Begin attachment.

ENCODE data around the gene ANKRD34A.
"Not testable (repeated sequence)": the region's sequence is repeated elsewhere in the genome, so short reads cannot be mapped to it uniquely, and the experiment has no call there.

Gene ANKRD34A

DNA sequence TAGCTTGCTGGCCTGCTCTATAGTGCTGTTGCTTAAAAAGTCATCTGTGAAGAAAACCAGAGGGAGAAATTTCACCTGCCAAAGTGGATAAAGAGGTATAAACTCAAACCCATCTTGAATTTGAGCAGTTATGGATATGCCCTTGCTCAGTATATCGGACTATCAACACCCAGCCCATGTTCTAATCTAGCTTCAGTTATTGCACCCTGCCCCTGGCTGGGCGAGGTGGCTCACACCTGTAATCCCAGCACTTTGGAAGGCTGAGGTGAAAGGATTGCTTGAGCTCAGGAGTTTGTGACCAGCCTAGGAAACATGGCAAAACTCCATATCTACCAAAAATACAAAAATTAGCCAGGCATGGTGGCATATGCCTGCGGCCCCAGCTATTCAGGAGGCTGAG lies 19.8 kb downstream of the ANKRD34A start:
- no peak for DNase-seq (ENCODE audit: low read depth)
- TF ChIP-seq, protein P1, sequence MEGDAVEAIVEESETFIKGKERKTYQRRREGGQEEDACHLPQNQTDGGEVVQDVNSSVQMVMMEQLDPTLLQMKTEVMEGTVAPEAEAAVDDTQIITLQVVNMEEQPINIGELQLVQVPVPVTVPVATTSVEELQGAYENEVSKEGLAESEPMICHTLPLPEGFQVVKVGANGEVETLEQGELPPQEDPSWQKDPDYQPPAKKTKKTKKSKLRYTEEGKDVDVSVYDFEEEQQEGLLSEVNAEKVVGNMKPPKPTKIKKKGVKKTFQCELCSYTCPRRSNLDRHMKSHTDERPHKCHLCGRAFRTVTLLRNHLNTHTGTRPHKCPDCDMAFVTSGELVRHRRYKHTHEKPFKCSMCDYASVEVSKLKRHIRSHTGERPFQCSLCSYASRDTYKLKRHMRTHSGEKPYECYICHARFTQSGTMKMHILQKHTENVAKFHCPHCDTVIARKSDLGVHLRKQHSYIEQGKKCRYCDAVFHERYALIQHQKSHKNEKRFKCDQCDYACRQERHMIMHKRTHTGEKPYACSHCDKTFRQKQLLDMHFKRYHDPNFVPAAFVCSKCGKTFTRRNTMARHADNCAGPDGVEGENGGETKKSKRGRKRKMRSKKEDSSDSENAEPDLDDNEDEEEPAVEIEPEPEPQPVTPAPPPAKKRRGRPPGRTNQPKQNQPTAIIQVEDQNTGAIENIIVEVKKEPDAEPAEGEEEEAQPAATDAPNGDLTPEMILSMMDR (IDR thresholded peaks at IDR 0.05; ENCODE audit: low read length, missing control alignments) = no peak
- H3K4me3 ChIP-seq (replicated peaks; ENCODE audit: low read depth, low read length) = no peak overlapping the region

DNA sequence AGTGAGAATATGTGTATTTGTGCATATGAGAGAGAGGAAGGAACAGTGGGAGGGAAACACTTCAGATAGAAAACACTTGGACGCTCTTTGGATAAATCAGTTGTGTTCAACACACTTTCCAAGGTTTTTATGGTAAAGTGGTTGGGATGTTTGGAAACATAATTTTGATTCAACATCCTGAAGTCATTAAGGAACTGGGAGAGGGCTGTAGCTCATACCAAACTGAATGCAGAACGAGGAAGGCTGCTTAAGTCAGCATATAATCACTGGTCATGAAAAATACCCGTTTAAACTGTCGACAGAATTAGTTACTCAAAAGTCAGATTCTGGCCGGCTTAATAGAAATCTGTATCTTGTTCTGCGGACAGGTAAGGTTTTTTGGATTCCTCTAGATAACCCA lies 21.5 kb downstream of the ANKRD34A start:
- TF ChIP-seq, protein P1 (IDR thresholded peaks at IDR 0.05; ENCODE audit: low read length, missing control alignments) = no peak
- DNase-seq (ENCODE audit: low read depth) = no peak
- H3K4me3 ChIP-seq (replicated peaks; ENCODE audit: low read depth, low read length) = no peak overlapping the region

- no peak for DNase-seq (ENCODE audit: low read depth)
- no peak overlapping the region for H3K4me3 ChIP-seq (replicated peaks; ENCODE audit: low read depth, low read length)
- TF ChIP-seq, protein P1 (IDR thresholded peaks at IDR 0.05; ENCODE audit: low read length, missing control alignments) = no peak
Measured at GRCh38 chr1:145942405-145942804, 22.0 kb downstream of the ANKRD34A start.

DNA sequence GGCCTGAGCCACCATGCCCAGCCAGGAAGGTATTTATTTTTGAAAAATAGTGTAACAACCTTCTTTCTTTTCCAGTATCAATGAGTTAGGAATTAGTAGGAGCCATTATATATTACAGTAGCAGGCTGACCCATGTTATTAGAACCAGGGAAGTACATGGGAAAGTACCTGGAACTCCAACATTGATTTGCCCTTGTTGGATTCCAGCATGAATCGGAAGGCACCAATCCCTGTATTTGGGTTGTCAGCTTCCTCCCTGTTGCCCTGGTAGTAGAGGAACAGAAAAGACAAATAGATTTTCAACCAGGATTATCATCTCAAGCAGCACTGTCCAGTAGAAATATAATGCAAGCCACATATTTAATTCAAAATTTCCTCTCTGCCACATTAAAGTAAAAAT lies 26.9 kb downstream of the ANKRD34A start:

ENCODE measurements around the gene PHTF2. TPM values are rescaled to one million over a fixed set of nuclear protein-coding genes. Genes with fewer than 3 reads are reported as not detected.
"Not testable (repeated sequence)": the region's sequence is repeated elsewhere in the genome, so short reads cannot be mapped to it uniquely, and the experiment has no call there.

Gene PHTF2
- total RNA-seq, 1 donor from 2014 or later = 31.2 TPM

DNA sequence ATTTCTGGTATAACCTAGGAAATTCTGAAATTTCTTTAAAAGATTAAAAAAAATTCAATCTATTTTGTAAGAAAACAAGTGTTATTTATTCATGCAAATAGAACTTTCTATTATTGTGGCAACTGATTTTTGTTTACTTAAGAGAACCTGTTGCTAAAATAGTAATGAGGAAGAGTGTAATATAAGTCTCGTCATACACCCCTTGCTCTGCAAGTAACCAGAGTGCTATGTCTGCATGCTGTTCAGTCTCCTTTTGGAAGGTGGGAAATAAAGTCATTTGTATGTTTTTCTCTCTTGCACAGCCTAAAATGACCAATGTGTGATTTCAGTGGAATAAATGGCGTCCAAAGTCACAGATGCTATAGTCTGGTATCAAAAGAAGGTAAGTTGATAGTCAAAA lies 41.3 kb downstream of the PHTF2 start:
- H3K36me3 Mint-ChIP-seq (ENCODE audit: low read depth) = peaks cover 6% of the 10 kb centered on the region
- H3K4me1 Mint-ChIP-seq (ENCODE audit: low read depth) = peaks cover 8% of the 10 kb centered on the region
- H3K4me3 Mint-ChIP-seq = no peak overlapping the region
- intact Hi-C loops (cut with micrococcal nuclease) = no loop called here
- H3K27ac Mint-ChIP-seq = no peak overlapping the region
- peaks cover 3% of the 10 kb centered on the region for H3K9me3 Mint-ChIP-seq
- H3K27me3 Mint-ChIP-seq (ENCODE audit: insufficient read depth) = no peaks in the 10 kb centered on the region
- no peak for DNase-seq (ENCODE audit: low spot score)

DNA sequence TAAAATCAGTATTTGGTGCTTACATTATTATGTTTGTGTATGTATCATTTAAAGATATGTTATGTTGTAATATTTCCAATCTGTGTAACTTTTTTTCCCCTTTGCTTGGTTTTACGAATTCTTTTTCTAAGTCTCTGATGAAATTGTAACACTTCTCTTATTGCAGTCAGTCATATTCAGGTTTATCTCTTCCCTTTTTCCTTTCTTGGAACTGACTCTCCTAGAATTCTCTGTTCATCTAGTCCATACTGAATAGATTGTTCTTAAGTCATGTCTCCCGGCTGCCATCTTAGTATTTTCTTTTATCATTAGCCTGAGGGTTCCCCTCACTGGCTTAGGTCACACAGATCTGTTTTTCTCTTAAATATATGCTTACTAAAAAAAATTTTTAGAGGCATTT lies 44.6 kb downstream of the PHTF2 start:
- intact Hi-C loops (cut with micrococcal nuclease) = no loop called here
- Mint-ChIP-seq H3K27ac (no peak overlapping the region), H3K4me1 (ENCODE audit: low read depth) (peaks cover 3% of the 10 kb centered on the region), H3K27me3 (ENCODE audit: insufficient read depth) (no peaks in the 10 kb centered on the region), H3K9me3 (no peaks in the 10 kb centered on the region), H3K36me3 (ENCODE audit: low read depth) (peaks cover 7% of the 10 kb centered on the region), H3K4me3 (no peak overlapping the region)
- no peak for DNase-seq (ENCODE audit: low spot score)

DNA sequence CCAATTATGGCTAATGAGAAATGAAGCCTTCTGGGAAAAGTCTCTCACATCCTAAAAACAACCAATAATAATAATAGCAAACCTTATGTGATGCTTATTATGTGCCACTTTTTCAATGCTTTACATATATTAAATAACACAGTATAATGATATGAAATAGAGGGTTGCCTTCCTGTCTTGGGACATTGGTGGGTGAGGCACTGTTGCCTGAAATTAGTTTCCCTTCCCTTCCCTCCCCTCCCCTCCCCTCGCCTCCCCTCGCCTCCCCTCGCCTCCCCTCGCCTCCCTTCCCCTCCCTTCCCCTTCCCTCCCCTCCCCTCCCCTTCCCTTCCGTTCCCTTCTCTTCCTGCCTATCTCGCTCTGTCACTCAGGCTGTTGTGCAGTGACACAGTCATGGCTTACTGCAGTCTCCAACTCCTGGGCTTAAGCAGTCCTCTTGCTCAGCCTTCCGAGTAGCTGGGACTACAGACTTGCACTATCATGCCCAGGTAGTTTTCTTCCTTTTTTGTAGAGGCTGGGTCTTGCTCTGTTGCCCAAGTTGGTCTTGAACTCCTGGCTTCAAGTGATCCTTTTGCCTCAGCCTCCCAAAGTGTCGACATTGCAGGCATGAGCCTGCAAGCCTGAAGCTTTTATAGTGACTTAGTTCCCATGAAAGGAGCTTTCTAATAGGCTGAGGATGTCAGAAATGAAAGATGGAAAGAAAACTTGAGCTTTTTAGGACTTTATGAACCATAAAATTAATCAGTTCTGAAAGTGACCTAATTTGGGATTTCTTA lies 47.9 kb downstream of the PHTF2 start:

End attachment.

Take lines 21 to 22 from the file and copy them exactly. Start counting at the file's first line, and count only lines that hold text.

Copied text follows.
DNA sequence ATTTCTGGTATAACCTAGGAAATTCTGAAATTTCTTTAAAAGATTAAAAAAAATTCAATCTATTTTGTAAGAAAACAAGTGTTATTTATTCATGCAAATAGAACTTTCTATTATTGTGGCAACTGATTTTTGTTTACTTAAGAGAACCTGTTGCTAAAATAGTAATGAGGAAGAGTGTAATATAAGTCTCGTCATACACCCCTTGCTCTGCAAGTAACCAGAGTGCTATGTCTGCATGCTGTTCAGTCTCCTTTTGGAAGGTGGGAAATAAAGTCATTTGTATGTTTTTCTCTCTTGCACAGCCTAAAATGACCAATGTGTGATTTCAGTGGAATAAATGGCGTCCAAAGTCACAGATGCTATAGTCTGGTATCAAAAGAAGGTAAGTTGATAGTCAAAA lies 41.3 kb downstream of the PHTF2 start:
- H3K36me3 Mint-ChIP-seq (ENCODE audit: low read depth) = peaks cover 6% of the 10 kb centered on the region